New Zealand’s batting was left in tatters in the second Test on Thursday as Sri Lanka’s Thilan Samaraweera scored a second successive century to surpass 1,000 Test runs this year.
The tourists, replying to Sri Lanka’s first innings score of 416, saw their entire top order wiped out as they struggled to 159-5 by stumps on the second day at the Sinhalese sports club.
Ross Taylor was unbeaten on 70 after surviving a close appeal for leg-before by spin king Muttiah Muralitharan when on 30. Brendon McCullum was on five with tourists still needing 58 more runs to avoid the follow-on. Samaraweera, who made 159 in the first Test at Galle which Sri Lanka won by 202 runs, hit 143 on way to becoming the second batsman after England captain Andrew Strauss to complete 1,000 runs this year.
The right-hander has so far scored 1,058 runs in eight Tests in 2009 with two double centuries among his four three-figure knocks. Strauss, in comparison, has 1,071 runs from 12 matches.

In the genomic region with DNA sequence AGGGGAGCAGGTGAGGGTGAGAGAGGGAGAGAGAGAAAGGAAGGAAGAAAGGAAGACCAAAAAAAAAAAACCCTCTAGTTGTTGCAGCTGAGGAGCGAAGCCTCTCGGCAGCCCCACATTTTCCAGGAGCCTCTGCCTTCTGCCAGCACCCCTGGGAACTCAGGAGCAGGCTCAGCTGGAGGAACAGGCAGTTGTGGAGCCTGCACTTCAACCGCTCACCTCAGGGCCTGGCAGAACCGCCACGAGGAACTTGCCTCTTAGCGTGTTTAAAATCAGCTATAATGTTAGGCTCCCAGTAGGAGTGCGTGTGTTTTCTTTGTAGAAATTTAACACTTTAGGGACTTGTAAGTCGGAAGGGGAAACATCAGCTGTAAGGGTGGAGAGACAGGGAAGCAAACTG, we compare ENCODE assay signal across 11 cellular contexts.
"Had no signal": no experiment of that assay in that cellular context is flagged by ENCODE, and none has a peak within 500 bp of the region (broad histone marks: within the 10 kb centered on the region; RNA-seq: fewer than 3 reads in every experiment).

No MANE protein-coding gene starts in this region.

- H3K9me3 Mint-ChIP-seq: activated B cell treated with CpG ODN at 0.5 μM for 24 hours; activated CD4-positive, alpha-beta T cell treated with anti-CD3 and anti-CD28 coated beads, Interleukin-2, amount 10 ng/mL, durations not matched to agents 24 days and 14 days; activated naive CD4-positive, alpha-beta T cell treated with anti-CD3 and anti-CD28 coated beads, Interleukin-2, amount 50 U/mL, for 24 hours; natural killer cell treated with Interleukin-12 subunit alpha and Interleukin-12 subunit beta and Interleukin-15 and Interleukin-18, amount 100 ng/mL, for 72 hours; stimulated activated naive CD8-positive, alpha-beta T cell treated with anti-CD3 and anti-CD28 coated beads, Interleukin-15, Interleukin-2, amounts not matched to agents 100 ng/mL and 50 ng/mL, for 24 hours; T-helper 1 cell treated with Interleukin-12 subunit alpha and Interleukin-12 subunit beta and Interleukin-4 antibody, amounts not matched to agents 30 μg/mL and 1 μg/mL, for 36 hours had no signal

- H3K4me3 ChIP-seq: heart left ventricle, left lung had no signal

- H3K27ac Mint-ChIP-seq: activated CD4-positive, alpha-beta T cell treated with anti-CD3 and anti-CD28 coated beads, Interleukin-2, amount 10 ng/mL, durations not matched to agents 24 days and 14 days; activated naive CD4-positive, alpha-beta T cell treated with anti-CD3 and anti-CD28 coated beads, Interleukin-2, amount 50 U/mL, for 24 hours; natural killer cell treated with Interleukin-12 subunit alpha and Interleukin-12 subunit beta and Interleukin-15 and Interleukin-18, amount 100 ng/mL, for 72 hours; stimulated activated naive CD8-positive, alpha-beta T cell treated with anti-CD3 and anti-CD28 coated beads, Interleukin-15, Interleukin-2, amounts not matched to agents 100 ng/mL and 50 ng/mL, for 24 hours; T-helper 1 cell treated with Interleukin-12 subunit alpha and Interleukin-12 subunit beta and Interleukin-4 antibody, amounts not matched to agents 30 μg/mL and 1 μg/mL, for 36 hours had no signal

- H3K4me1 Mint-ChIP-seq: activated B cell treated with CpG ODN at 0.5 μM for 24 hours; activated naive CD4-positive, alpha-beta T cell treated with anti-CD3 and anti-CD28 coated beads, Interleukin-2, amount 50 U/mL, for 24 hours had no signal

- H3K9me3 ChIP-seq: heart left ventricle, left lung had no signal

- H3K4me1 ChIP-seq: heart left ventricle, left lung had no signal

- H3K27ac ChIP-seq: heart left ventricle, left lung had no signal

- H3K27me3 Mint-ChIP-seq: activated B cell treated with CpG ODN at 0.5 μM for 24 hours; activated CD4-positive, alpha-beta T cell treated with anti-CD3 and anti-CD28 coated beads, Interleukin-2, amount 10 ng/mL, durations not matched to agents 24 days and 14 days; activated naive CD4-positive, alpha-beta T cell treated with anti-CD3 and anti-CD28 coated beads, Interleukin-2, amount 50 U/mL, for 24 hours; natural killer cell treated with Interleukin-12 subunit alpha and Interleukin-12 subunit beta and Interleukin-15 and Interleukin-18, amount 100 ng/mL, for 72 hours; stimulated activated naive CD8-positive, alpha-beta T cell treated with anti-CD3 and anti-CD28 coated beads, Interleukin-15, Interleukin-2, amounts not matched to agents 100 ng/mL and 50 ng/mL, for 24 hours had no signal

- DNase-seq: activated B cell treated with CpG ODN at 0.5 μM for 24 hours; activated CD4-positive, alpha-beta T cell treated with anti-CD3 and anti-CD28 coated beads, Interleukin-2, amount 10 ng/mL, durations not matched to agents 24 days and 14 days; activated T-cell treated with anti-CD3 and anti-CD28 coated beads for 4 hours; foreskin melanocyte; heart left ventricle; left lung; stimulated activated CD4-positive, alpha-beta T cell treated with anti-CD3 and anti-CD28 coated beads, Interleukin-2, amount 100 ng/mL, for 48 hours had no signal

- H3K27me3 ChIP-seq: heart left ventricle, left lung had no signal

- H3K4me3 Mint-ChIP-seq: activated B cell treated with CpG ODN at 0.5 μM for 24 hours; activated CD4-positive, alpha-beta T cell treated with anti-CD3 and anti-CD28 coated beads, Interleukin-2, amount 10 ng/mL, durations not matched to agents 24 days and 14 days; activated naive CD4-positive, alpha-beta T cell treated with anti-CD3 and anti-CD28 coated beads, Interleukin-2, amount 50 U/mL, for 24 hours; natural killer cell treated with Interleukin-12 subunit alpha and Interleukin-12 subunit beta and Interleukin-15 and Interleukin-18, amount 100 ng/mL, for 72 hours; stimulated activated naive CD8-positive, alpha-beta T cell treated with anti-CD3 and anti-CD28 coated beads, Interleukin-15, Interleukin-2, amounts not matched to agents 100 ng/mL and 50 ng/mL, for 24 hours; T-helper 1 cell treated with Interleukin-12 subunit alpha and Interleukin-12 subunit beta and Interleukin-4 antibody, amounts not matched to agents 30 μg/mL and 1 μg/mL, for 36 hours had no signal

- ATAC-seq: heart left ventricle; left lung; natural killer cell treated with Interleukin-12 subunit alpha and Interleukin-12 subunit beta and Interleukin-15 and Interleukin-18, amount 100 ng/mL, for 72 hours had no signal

New Zealand were reduced to 49-2 when Tim McIntosh was given out leg-before to fast bowler Dammika Prasad for five and Daniel Flynn was caught behind off left-arm seamer Thilan Thushara for 13.
Martin Guptill made a solid 35 when he hooked Thushara to deep square-leg where Muralitharan took an easy catch to make it 63-3.
Jesse Ryder helped Taylor put on 85 for the fourth wicket, before two quick wickets left the Kiwis reeling.
Ryder was caught in the leg trap off Rangana Herath for 23 and nightwatchman Jeetan Patel lobbed a catch to slips off Muralitharan.
Earlier, Samaraweera hit 17 boundaries and celebrated his 11th Test century in 54 matches by smashing the next ball from seamer Iain O’Brien over the square-leg boundary for six.
He batted for six hours and 22 minutes to anchor Sri Lanka’s innings before he was ninth out, caught behind by wicket-keeper McCullum while trying to reverse sweep off-spinner Patel.
Sri Lanka, who were comfortably placed at 367-4 before lunch, lost their last six wickets for 49 runs in a dramatic collapse in the afternoon session.